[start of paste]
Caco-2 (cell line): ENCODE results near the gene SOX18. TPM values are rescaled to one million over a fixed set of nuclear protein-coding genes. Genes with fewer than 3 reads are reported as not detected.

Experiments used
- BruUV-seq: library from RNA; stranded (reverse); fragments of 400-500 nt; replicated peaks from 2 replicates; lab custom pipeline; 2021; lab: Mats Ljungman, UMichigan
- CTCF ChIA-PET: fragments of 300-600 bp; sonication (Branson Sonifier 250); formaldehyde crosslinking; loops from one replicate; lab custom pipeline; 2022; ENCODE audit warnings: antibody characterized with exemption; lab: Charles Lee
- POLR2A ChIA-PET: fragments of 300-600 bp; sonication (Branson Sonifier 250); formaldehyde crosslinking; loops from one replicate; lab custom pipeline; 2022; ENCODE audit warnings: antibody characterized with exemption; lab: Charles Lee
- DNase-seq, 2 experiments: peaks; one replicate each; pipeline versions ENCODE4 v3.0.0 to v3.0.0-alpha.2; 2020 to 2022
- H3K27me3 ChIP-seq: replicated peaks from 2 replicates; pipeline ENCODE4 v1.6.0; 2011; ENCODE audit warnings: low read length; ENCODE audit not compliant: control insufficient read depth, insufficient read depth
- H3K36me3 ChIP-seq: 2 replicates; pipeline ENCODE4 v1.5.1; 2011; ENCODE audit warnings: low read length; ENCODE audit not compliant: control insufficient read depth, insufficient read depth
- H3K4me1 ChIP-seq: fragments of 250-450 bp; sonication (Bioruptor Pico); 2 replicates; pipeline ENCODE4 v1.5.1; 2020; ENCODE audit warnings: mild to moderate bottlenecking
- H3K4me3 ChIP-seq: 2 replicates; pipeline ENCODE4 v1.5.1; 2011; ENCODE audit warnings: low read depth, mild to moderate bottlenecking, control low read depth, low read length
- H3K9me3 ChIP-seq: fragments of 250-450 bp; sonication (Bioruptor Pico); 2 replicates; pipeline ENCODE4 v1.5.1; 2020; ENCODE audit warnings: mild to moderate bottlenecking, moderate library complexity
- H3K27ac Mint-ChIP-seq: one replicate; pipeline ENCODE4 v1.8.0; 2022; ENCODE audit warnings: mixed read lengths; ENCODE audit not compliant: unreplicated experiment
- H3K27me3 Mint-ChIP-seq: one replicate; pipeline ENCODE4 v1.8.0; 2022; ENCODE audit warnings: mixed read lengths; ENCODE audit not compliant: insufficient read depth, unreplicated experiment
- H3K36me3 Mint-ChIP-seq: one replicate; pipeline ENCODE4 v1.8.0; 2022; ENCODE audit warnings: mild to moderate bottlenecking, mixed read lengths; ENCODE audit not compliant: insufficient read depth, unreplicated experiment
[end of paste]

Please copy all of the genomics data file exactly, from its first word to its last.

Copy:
Caco-2 (cell line): ENCODE results near the gene SOX18. TPM values are rescaled to one million over a fixed set of nuclear protein-coding genes. Genes with fewer than 3 reads are reported as not detected.

Experiments used
- BruUV-seq: library from RNA; stranded (reverse); fragments of 400-500 nt; replicated peaks from 2 replicates; lab custom pipeline; 2021; lab: Mats Ljungman, UMichigan
- CTCF ChIA-PET: fragments of 300-600 bp; sonication (Branson Sonifier 250); formaldehyde crosslinking; loops from one replicate; lab custom pipeline; 2022; ENCODE audit warnings: antibody characterized with exemption; lab: Charles Lee
- POLR2A ChIA-PET: fragments of 300-600 bp; sonication (Branson Sonifier 250); formaldehyde crosslinking; loops from one replicate; lab custom pipeline; 2022; ENCODE audit warnings: antibody characterized with exemption; lab: Charles Lee
- DNase-seq, 2 experiments: peaks; one replicate each; pipeline versions ENCODE4 v3.0.0 to v3.0.0-alpha.2; 2020 to 2022
- H3K27me3 ChIP-seq: replicated peaks from 2 replicates; pipeline ENCODE4 v1.6.0; 2011; ENCODE audit warnings: low read length; ENCODE audit not compliant: control insufficient read depth, insufficient read depth
- H3K36me3 ChIP-seq: 2 replicates; pipeline ENCODE4 v1.5.1; 2011; ENCODE audit warnings: low read length; ENCODE audit not compliant: control insufficient read depth, insufficient read depth
- H3K4me1 ChIP-seq: fragments of 250-450 bp; sonication (Bioruptor Pico); 2 replicates; pipeline ENCODE4 v1.5.1; 2020; ENCODE audit warnings: mild to moderate bottlenecking
- H3K4me3 ChIP-seq: 2 replicates; pipeline ENCODE4 v1.5.1; 2011; ENCODE audit warnings: low read depth, mild to moderate bottlenecking, control low read depth, low read length
- H3K9me3 ChIP-seq: fragments of 250-450 bp; sonication (Bioruptor Pico); 2 replicates; pipeline ENCODE4 v1.5.1; 2020; ENCODE audit warnings: mild to moderate bottlenecking, moderate library complexity
- H3K27ac Mint-ChIP-seq: one replicate; pipeline ENCODE4 v1.8.0; 2022; ENCODE audit warnings: mixed read lengths; ENCODE audit not compliant: unreplicated experiment
- H3K27me3 Mint-ChIP-seq: one replicate; pipeline ENCODE4 v1.8.0; 2022; ENCODE audit warnings: mixed read lengths; ENCODE audit not compliant: insufficient read depth, unreplicated experiment
- H3K36me3 Mint-ChIP-seq: one replicate; pipeline ENCODE4 v1.8.0; 2022; ENCODE audit warnings: mild to moderate bottlenecking, mixed read lengths; ENCODE audit not compliant: insufficient read depth, unreplicated experiment